Just 52 days after an activist took it to task, American Capital Ltd. is ready to put itself up for sale.
This could be a defining moment for business development companies, which have seen their average valuations fall to less than 80% of book value. If you have any stake at all in BDCs, this is a story worth following.
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Here's 3 things you should know now.
1. What's for sale?American Capital has quite the collection of investments, last valued at about $7.1 billion. Luckily, at least $2.5 billion of its investments should be relatively easy to sell, have been sold, or have already been earmarked for sale.
Its largest investment as of September, $2.2 billion of senior floating rate loans, can be liquidated quickly. The company indicated it planned to have sold a "significant majority" of these investments by Dec. 31, 2015 in a filing with the SEC.
In addition, the company sold approximately $300 million of its $514 million CLO equity holdings in November to an American Capital-managed fund.
The real question marks are:
$1.5 billion of sponsor finance investments $1.2 billion buyout investments$1.1 billion asset manager$556 million European asset manager
Other BDCs would be the perfect bidders for its sponsor finance and buyout investments. After all, sponsor finance (financing a private equity investor's buyouts) is what most business development companies do. Some also hold larger debt and equity stakes in small companies, which is what the buyout business is.
2. Some BDC interest?At a minimum, it's fairly obvious who won't participate in the bidding, at least not now. An exec from Ares Capital has already opined that Ares isn't interested in small acquisitions for small returns, despite its lingering reputation from its post-crisis acquisition of Allied Capital. (Given Ares' current 16% discount to book value, the market has already made that decision for them.)
There are a few interesting suitors, none of which are large enough to swallow American Capital whole. TPG Specialty Lending previously offered 90% of book value for the entirety of TICC Capital, paid in TPG Specialty shares. TPG presumably has its hands tied up and would want a deal to take a good look at American Capital's garage sale.
Main Street Capital and Triangle Capital would be interesting as selective buyers, if only because they trade at monstrous 33% and 24% premiums to book value, respectively. However, as primarily lower middle market investors, it would likely change the scope of their portfolios if assets were acquired in meaningful quantities. Internally managed, neither necessarily have the incentive to grow their balance sheets for fees.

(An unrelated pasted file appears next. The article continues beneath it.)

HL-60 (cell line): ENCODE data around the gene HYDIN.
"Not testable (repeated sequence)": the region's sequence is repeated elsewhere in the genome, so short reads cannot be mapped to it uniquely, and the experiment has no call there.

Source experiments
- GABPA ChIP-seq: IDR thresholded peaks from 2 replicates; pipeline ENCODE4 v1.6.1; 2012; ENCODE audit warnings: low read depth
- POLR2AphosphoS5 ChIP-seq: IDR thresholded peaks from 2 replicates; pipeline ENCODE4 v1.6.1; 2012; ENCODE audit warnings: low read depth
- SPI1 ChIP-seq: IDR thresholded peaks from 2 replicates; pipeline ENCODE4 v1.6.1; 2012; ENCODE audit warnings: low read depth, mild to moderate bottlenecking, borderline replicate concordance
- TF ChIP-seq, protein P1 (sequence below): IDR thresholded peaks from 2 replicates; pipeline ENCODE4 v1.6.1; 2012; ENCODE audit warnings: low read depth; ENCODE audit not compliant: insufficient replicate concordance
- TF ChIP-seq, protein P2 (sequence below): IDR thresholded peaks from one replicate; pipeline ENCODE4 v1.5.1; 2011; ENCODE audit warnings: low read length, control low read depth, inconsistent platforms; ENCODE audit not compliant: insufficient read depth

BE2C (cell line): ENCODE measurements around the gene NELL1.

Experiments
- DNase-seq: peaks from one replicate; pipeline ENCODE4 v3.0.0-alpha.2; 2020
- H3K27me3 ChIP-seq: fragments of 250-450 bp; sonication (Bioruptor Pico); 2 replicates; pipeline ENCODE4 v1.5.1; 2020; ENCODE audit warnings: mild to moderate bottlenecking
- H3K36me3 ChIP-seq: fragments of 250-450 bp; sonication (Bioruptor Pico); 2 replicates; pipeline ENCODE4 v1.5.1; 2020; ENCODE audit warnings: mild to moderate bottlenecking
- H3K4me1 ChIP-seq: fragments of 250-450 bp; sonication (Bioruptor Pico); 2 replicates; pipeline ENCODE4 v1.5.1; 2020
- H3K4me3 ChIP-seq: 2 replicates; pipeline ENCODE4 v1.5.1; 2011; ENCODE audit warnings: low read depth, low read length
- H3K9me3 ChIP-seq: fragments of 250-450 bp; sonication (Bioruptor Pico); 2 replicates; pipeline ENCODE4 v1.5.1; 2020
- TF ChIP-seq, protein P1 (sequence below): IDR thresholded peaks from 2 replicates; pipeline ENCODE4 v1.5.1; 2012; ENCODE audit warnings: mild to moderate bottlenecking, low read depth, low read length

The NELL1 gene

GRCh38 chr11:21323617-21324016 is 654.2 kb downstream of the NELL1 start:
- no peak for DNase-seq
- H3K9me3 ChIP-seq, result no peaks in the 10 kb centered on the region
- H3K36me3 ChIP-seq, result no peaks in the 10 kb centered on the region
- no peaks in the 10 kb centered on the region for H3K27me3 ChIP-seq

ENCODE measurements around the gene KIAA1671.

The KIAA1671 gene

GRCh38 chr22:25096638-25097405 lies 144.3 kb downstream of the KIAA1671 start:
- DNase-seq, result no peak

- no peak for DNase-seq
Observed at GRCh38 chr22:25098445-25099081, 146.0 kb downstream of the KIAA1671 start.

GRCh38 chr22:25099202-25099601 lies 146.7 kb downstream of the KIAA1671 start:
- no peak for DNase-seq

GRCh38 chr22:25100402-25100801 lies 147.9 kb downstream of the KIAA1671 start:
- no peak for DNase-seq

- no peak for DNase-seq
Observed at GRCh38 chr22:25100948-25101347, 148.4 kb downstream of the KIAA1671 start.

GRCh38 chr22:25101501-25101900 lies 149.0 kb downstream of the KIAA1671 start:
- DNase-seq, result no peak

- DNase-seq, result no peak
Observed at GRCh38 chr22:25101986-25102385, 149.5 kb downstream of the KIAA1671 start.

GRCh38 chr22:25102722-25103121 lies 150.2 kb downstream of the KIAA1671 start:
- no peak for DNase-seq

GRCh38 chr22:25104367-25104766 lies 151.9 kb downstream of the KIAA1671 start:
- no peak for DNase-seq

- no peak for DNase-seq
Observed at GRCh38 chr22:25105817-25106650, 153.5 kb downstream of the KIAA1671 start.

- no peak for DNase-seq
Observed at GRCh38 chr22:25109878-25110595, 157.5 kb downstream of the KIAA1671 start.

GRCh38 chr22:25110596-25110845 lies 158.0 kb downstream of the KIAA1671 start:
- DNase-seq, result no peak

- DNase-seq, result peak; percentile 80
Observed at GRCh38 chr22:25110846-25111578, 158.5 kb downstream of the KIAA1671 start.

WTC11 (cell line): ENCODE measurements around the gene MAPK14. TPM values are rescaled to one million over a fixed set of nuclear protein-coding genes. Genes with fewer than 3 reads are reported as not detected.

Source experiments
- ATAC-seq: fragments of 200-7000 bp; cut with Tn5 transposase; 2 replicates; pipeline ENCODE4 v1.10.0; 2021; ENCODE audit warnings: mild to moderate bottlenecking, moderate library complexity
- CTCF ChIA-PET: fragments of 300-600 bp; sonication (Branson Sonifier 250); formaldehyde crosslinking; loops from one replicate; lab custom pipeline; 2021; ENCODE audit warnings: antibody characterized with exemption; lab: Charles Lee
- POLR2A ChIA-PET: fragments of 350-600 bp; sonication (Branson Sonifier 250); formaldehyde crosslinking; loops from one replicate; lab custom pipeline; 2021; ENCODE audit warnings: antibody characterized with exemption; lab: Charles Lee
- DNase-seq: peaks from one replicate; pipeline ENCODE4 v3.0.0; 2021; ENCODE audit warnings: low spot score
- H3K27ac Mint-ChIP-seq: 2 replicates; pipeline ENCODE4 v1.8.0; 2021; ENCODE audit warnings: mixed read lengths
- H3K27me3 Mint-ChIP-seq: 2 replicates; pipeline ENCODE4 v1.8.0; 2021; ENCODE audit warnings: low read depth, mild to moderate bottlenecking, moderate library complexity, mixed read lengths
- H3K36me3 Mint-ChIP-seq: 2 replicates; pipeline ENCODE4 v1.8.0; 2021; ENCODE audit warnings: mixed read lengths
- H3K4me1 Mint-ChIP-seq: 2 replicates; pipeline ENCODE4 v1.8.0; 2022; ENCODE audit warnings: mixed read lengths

Finally, you can't rule out Golub Capital BDC , either, given its premium priced stock and its CEO's expressed interest in potentially acquiring "portfolio of loans," when prompted by an analyst on a recent conference call.
Importantly, though, none of the publicly traded BDCs above are likely to pay a "dumb money" price for any assets they buy. Investors give them a long leash, but won't tolerate a deal that prioritizes the size of a deal over the returns of a deal, lest they become activists targets, too.
Let's not forget who's in the driver's seat. Elliot Management effectively owns 10.3% of American Capital in the form of common stock and swaps.
3. Start the biddingHistorical evidence and simple logic suggests American Capital won't sell for fair value at September 30. Fully priced assets don't draw a crowd.
Some (albeit weak) indications of real value include:
- The sale of assets to an American Capital-managed private equity fund at a 10% discount to their most-recent fair value mark last year. (Debt investments will likely sell closer to their marks than equity investments.)
- The fact the company's board authorized repurchases, but only at a price of less than 85% of book value.
Adjusting solely for the shares repurchased in the most recent quarter, American Capital's book value should have grown by about $0.52 per share, to $20.96 per share.
Then we have the difficult-to-quantify value of employee stock options, which would immediately vest upon a liquidation, and the pace and scale of any repurchases beyond what's been authorized. If we pin the options for $1.31 of dilution, per the company's second-quarter presentation, then you can get to an NAV of about $19.65 per share.
From there, it's just a matter of the discount. If American Capital can collect 90% of NAV, then shares should liquidate at about $17.69 per share, or a premium of about 27% to Thursday's closing price. (Incidentally, that's $0.10 per share less than Elliot's "low case" in its presentation on the company.)
Is the that good enough for Elliot? We'll soon find out.
The article 3 Thoughts on American Capital's For-Sale Sign originally appeared on Fool.com.
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